0833 GMT: Currency Watch. Speculation is growing that the Central Bank will announce a significant "adjustment" of the official exchange rate, which is currently at 12260 Rials to the US dollar.
Observers such as the head of Bank Tejarat are predicting a new rate between 15000:1 and 16000:1. This would still leave a gap of 35-40% with the open-market rate of 21300:1.
Meanwhile, political bickering continues. Arsalan Fathipour of Parliament's Economy Committee has declared strong opposition to a single exchange rate. Fathipour warned that, with the Rial falling below 20000:1 and maybe 30000:1 vs. the US dollar on the open market, food prices will further increase and Iranians' purchasing power will decline.
0709 GMT: Foreign Affairs Watch (Syrian Front). Speaker of Parliament Ali Larijani, addressing the Majlis about the abduction of 48 Iranians in Syria and the reported deaths of three of them, has said that the US and "some states in the region" will "receive an answer to violence against pilgrims in due time".
The Foreign Ministry has summoned the Swiss charge d'affaires, who represents US interests, to send the message that Washington is responsible for the lives of the Iranians. It called on the US to use its influence on the insurgents in Syria to free the men "without any preconditions".
General Hassan Firouzabadi, the head of the armed forces, has added his denunciation of Turkey, Saudi Arabia, and Qatar as those "responsible for bloodshed in Syria".
0705 GMT: Foreign Affairs Watch (Syrian Front). Deputy Foreign Minister Hossein Amir-Abdollahian has said President Assad has "no time to attend" the meeting of the Non-Aligned Movement in Tehran at the end of the month, but "maybe he will come anyway".
The New York State Department of Financial Services said the bank hid 60,000 secret transactions for "Iranian financial institutions" that were subject to US economic sanctions.
The bank has been ordered to appear before the regulator to "explain these apparent violations of law" from 2001 to 2010.
Standard Charter is accused of falsifying SWIFT wire payment directions by stripping the message of unwanted data that showed the clients were Iranian, replacing it with false entries. Senior management were also said to have codified their illegal procedures in formal operating manuals, including one labelled "Quality Operating Procedure Iranian Bank Processing".
In March 2001, Standard Chartered's legal advisor counselled that "our payment instructions [for Iranian clients] should not identify the client or the purpose of the payment".
0610 GMT: Foreign Affairs Watch (Syrian Front). Deputy Foreign Minister Hossein Amir Abdollahian, responding to reports that three of 48 abducted Iranians had died during a Syrian air raid near Damascus, said:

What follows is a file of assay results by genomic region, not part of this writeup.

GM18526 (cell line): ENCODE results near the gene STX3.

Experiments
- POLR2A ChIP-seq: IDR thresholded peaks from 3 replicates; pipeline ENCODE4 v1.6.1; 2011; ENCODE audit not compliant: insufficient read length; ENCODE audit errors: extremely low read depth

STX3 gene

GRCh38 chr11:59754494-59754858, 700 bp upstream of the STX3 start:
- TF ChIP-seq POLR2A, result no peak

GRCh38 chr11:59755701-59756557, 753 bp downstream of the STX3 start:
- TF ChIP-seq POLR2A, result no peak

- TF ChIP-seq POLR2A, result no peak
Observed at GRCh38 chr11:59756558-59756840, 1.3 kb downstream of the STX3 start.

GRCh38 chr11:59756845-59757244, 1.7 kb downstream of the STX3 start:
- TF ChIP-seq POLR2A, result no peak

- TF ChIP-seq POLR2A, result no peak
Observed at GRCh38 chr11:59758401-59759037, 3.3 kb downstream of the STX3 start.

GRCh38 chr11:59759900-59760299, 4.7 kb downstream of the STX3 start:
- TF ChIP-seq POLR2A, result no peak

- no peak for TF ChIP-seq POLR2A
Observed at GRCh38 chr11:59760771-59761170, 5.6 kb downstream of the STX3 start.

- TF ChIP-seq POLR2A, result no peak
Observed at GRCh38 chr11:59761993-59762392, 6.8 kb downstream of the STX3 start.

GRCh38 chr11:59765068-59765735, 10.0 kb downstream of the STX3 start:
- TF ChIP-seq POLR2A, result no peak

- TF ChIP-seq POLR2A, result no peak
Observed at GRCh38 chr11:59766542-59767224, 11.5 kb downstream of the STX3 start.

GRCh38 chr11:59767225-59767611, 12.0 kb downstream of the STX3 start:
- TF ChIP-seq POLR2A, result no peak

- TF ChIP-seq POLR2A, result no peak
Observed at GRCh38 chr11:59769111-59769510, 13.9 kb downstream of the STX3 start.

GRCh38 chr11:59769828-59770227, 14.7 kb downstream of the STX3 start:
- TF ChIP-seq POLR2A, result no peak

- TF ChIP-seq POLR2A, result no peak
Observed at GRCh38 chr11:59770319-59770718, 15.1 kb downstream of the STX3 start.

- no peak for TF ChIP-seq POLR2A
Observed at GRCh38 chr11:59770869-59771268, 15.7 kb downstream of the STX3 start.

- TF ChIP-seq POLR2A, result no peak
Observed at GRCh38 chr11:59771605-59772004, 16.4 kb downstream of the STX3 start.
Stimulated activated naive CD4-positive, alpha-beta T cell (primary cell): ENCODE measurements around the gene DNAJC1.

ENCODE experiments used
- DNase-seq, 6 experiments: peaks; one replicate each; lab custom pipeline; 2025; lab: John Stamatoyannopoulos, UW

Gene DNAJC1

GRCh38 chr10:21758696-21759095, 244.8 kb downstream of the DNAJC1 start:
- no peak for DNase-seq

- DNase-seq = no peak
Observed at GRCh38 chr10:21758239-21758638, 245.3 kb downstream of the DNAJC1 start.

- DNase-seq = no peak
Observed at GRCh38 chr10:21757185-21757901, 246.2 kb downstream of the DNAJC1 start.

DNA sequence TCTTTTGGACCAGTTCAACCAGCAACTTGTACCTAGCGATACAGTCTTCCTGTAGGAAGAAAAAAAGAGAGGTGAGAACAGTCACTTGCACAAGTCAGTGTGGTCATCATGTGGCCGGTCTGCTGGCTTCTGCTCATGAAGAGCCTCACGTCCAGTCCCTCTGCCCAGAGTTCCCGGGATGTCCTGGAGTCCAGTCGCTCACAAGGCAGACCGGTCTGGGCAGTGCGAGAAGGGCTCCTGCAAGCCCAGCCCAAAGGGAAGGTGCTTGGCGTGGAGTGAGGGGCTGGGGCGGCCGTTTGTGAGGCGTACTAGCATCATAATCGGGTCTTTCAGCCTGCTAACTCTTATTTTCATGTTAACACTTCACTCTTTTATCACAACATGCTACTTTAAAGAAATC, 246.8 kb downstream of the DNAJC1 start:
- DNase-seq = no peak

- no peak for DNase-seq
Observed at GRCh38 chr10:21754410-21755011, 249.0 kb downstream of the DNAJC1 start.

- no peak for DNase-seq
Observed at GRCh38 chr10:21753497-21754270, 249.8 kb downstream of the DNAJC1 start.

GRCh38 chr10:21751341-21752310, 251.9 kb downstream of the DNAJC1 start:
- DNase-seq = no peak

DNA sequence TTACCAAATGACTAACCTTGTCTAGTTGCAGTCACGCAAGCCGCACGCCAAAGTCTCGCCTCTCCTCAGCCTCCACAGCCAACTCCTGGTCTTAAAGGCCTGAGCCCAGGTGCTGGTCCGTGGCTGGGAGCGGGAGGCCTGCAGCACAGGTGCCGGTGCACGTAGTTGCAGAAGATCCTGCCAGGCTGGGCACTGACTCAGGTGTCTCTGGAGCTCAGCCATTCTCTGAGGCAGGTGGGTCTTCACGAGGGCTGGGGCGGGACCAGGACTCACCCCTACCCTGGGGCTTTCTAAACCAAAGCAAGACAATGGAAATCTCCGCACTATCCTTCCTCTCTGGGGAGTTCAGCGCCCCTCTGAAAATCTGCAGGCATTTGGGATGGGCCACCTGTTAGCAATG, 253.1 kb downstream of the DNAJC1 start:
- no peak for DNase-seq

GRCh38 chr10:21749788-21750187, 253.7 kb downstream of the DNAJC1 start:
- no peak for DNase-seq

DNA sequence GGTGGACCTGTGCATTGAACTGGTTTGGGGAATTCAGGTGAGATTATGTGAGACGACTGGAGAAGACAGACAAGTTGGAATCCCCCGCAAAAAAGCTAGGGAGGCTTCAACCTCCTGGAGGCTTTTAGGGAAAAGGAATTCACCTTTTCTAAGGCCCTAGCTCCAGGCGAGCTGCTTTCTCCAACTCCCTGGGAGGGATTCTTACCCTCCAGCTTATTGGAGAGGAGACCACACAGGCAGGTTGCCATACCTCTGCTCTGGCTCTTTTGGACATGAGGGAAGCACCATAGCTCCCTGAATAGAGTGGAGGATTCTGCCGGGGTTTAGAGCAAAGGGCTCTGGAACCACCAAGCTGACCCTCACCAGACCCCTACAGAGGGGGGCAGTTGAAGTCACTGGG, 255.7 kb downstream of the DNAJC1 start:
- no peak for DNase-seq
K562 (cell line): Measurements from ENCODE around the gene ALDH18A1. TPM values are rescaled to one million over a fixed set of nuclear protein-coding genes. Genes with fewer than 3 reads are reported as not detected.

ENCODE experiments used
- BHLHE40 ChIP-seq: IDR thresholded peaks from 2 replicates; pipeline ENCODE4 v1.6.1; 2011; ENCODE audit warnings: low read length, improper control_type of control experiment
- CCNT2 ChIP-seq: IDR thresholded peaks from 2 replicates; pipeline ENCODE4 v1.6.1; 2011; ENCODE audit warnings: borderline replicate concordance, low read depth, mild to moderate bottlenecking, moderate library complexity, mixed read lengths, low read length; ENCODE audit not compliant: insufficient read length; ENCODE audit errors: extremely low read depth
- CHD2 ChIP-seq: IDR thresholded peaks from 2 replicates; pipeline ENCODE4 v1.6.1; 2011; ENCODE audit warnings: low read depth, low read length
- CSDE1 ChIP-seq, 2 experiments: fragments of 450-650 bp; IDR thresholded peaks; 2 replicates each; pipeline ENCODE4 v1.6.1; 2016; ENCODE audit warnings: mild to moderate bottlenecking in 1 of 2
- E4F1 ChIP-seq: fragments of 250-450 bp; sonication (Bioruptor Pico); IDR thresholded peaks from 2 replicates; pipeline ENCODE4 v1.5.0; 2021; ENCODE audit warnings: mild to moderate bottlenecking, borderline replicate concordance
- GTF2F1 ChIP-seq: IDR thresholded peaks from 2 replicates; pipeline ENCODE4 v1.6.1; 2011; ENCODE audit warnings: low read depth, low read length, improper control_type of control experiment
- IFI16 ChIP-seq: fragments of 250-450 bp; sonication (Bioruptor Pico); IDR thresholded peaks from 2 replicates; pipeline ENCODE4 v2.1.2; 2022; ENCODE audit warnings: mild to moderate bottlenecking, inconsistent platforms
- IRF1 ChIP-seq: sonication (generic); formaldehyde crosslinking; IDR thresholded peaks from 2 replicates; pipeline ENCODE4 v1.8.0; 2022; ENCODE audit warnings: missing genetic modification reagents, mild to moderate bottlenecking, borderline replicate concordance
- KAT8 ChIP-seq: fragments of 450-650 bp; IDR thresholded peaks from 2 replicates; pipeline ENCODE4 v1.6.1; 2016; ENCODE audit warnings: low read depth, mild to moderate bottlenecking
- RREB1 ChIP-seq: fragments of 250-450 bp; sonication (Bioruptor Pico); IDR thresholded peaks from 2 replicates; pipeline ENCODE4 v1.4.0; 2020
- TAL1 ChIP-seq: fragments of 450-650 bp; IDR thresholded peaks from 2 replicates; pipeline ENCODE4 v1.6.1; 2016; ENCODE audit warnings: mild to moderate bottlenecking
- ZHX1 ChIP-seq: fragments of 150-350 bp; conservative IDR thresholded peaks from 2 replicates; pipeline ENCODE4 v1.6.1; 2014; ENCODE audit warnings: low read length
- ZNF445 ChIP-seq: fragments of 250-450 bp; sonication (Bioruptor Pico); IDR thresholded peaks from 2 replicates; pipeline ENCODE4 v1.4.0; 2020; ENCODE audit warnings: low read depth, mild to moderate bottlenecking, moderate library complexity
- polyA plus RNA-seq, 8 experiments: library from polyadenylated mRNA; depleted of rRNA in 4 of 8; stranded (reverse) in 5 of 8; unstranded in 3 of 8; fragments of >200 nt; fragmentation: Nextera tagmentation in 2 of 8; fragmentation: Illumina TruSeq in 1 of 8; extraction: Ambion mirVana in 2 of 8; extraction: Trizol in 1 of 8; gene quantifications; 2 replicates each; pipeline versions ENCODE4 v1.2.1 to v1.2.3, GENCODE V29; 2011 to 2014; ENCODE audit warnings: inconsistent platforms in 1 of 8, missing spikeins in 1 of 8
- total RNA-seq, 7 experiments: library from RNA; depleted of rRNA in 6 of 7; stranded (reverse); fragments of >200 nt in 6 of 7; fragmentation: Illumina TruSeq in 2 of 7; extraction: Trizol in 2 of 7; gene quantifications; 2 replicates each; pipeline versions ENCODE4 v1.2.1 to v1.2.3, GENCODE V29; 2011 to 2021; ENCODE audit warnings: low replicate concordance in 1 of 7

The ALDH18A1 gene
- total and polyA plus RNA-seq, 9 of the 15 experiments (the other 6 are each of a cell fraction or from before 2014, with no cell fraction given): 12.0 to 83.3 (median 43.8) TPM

We hold the Turkish government responsible for giving shelter to these armed groups and also if a criminal act is carried out by these groups, such as kidnapping Iranian citizens.
We also hold the Qatari government accountable. It is worth mentioning that the US is openly supporting the armed groups with ammunition.
Today we sent a formal memoir to the interest section of the US government in the Swiss embassy, saying we hold Washington responsible for securing the lives of our nationals in Syria.
0530 GMT: Last week one of EA's Iranian correspondents, noting the Iranian Rial had fallen below 19000:1 vs. the US dollar on the open market, asked if I thought this was a currency crisis.
My preference was for caution. The Rial had sunk 80% between last September and the start of 2012, dropping as low as 22000:1 vs. the US dollar, but Government and Central Bank intervention had brought some recovery, even if it had failed to enforce the official rate of 12260:1. The Rial was boosted to a high point of 15600:1 this spring.
In the last two months, the currency had been slipping, however. Even more importantly, the effects of the instability were being felt in areas such as imports, where higher costs were damaging Iranian industrial and agricultural production. Far from unifying the exchange rate, the Central Bank was pushed to introduce a three-tier system, effectively subsidising "basic" and "capital and intermediate" imports.
So I said to the correspondent, "If the Rial reaches 20000:1, this will be a 'situation'."
This morning, after a 5% drop on Monday --- with reports that the plunge was 8% at one point, with exchange offices refusing to sell US dollars --- the Rial is at 21300:1.